Individual care? power and subjectivity in therapeutic relationships

May, Carl (1992) Individual care? power and subjectivity in therapeutic relationships Sociology, 26, (4), pp. 589-602. (doi:10.1177/0038038592026004003).


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Ideas about interpersonal relations between health care practitioners and their clients have been radically reformulated over the past two decades. In the face of critiques of the ways in which health care systems objectified the populations which they served, a new vocabulary - stressing holistic and personal care - has become thoroughly accommodated within health professions. This paper examines the ways in which this new definition of the patient raises questions about power and control in health care. The paper takes as a concrete example the practices involved in the nursing care of the terminally ill. However, at a general level the arguments advanced here may be applied to a range of health and welfare professions.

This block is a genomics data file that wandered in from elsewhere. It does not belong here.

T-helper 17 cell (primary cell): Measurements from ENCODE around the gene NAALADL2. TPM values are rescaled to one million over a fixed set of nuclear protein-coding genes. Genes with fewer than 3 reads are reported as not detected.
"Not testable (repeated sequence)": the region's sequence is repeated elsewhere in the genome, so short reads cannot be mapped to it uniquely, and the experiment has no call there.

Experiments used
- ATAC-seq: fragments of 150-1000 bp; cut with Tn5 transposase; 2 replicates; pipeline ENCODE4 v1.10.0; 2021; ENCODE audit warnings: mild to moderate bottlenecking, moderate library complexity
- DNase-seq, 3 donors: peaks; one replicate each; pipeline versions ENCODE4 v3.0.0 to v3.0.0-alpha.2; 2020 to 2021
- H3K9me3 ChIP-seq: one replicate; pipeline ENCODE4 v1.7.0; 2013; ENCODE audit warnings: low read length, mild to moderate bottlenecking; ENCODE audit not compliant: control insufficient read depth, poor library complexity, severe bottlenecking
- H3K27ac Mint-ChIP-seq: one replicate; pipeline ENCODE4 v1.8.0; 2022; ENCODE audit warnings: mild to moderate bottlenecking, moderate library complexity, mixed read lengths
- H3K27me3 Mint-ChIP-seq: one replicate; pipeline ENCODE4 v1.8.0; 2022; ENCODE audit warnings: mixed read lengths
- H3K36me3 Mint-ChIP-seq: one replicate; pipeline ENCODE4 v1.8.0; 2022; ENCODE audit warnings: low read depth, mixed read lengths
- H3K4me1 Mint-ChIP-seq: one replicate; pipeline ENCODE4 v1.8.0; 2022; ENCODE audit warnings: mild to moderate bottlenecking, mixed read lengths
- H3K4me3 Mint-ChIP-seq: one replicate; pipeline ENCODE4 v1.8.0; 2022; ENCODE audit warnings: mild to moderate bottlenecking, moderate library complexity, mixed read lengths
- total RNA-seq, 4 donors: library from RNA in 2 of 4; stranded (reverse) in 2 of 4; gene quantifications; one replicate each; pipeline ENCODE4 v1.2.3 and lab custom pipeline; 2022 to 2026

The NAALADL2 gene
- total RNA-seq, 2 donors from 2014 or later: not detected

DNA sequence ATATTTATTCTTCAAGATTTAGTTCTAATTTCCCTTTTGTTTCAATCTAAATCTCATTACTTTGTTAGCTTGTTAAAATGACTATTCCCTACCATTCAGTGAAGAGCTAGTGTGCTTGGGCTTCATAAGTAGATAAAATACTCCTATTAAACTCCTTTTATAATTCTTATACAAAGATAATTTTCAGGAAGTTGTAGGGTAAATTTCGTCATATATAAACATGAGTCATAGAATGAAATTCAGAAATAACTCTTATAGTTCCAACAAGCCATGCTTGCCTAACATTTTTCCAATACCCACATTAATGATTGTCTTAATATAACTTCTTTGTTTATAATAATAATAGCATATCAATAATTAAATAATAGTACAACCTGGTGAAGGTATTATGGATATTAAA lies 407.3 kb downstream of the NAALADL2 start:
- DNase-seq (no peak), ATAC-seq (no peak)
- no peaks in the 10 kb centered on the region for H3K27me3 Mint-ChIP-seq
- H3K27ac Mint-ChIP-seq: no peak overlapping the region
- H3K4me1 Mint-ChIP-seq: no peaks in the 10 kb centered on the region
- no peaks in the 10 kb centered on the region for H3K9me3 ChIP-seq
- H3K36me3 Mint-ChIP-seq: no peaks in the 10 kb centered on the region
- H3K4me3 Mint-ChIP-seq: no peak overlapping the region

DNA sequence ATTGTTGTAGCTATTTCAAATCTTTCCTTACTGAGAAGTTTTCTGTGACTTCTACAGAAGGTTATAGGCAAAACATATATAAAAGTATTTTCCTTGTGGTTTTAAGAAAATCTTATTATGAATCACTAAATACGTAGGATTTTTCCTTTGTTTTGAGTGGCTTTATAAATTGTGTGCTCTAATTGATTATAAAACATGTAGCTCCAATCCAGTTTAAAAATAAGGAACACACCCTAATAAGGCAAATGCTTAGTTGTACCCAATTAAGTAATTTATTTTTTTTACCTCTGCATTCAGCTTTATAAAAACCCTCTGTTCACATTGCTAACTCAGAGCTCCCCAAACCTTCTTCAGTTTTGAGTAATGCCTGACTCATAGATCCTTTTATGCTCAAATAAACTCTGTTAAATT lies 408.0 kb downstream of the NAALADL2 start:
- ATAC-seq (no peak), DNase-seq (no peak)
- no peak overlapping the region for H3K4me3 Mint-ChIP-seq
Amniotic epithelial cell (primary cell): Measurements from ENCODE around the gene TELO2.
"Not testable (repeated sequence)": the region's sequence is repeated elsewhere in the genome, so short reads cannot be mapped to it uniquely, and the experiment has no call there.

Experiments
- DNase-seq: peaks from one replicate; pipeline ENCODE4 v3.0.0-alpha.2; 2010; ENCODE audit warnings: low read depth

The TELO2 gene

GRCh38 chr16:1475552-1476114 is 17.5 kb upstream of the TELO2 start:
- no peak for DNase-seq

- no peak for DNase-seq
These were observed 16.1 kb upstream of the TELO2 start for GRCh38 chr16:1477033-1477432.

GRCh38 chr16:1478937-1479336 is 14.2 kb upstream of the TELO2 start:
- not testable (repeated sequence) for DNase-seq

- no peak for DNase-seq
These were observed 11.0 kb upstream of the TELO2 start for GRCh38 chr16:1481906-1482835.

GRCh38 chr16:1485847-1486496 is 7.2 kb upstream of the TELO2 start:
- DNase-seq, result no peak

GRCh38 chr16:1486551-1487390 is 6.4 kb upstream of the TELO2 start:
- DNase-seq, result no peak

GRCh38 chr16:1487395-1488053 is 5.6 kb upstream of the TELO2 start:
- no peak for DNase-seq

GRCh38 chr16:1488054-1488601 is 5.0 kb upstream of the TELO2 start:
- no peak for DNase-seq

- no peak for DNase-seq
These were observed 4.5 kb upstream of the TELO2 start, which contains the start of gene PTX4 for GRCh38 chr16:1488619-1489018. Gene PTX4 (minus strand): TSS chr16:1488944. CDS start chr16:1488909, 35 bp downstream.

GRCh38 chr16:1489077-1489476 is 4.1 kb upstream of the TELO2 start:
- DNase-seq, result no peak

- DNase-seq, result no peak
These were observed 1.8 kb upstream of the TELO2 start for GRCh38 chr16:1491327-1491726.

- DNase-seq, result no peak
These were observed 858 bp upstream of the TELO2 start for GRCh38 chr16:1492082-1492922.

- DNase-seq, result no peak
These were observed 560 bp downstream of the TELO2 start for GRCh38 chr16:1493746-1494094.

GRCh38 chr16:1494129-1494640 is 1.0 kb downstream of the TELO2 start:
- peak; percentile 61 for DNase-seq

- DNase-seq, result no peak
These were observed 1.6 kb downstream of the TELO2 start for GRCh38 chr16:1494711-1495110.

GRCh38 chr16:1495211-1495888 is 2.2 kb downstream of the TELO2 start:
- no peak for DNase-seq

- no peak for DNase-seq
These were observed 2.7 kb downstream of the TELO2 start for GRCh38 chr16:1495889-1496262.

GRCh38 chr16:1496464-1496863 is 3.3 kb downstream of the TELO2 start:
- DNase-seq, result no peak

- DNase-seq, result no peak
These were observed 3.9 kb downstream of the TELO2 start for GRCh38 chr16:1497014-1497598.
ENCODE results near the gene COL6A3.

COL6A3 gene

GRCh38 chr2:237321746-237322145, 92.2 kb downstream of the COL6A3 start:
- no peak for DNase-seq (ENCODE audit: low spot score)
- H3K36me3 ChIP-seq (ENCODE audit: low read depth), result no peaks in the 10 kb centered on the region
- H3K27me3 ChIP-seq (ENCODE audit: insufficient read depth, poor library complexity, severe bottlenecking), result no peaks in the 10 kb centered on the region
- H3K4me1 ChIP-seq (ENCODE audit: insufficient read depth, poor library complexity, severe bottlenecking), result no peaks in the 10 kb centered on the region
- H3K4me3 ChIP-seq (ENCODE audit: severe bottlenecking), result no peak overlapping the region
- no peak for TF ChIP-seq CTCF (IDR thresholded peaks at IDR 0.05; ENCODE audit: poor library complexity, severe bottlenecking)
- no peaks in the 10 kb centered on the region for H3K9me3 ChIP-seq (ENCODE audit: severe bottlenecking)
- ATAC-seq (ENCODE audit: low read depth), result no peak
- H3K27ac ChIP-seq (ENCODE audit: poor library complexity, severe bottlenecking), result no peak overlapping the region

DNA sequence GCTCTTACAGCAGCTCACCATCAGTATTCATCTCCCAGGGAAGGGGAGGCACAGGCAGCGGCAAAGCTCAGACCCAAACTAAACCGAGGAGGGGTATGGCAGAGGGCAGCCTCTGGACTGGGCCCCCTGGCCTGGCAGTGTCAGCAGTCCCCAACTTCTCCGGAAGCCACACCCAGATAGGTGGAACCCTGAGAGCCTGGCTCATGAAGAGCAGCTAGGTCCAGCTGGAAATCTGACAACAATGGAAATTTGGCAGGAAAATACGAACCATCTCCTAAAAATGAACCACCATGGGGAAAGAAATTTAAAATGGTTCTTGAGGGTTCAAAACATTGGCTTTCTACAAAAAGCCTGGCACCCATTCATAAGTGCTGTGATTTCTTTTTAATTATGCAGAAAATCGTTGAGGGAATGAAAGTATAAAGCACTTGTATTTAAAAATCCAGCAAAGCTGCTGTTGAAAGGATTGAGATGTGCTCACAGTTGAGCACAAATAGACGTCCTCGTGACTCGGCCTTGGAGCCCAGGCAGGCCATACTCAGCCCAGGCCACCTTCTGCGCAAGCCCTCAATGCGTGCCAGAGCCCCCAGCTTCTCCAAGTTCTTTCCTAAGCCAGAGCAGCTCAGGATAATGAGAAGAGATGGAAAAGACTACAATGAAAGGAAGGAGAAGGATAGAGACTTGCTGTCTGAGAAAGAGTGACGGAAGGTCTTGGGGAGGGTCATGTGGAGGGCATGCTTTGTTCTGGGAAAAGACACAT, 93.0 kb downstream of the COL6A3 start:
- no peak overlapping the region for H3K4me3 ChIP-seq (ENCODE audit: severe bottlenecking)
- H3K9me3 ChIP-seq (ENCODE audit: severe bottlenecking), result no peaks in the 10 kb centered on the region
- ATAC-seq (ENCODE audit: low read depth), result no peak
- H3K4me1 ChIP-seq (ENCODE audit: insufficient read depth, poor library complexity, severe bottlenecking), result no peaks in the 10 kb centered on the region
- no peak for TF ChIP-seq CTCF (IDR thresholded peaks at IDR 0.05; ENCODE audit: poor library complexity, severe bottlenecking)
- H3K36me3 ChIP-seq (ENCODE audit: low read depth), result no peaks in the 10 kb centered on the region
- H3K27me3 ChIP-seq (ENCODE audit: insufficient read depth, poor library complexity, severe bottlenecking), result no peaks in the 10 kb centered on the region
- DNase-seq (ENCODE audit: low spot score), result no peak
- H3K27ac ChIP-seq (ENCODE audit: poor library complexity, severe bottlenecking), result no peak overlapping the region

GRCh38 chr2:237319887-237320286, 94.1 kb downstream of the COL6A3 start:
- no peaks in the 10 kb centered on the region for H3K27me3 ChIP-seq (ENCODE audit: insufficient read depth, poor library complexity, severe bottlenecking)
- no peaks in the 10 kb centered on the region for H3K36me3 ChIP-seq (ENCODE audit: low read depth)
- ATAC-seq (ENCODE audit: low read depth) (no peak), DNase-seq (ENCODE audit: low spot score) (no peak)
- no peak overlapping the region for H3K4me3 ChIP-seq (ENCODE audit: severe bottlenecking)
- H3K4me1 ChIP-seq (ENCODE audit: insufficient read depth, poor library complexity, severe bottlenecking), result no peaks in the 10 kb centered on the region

Item Type: Article
Digital Object Identifier (DOI): doi:10.1177/0038038592026004003
ISSNs: 0038-0385 (print)
Keywords: nursing, foucault, death/dying, surveillance, hospitals, professional-client relationships

ePrint ID: 163605
Date :
Date Event
November 1992Published
Date Deposited: 20 Sep 2010 13:22
Last Modified: 18 Apr 2017 03:43
Further Information:Google Scholar

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